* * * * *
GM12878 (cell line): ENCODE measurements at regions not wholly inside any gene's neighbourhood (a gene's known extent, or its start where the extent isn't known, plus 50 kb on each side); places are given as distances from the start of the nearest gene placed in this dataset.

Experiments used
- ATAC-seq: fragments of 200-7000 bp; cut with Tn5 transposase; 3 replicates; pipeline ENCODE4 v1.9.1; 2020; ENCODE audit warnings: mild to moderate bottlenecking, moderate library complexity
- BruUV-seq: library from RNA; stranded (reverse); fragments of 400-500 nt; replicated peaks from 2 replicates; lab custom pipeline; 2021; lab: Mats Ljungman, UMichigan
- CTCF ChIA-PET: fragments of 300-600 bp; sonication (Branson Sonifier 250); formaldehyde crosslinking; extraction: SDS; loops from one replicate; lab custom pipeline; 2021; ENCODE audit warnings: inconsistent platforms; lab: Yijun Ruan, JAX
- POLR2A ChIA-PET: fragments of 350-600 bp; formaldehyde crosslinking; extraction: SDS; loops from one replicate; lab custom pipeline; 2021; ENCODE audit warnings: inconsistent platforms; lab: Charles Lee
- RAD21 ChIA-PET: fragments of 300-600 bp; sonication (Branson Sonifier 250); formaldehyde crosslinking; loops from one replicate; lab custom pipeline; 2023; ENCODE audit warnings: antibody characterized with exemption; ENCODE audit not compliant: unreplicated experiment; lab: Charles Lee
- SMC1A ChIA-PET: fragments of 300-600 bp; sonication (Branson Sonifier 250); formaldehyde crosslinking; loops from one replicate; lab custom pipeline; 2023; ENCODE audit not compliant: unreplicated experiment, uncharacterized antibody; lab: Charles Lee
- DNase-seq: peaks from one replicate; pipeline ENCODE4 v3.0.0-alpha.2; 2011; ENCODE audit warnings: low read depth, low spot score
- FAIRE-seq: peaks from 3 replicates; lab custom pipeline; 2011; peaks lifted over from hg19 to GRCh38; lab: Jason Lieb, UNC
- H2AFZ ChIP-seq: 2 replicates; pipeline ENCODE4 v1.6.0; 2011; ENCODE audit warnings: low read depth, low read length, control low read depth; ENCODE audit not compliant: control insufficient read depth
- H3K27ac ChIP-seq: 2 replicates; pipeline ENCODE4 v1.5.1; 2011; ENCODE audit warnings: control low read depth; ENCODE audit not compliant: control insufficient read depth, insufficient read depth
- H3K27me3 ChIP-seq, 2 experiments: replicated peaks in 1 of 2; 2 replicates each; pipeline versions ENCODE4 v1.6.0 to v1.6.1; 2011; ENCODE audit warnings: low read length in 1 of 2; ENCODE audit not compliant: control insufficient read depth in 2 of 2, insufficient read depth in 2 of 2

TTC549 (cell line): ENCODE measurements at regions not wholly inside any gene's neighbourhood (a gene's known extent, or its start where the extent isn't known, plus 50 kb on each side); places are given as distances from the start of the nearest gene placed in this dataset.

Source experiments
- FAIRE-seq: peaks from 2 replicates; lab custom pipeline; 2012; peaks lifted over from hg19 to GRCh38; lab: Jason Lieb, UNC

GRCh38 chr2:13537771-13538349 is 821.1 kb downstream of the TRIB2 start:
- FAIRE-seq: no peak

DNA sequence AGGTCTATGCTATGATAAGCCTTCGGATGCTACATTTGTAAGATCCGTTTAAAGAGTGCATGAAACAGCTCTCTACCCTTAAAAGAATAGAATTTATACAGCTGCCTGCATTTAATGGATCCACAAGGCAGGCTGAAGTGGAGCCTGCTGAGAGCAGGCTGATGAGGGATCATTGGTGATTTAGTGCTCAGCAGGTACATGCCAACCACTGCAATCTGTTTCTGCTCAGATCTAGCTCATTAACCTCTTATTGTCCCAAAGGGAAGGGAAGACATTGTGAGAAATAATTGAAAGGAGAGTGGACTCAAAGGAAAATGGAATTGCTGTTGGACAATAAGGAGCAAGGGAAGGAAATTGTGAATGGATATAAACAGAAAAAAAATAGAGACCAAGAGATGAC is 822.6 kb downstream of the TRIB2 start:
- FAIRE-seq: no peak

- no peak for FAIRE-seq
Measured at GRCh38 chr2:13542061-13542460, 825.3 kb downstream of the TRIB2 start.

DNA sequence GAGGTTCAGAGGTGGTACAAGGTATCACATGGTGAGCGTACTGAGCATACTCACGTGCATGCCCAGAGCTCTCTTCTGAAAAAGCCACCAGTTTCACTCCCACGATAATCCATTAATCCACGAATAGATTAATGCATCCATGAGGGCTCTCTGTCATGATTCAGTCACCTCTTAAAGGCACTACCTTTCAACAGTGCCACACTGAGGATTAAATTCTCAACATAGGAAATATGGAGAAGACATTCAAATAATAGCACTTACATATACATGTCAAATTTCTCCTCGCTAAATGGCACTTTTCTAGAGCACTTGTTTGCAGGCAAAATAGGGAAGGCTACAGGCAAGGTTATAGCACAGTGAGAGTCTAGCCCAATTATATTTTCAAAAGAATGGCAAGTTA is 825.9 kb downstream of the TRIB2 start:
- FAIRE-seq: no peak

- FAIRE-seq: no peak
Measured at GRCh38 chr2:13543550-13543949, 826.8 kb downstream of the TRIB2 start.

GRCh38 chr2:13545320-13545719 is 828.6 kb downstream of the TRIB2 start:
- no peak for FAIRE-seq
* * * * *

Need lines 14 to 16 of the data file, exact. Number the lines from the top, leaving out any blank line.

TTC549 (cell line): ENCODE measurements at regions not wholly inside any gene's neighbourhood (a gene's known extent, or its start where the extent isn't known, plus 50 kb on each side); places are given as distances from the start of the nearest gene placed in this dataset.

Source experiments
- FAIRE-seq: peaks from 2 replicates; lab custom pipeline; 2012; peaks lifted over from hg19 to GRCh38; lab: Jason Lieb, UNC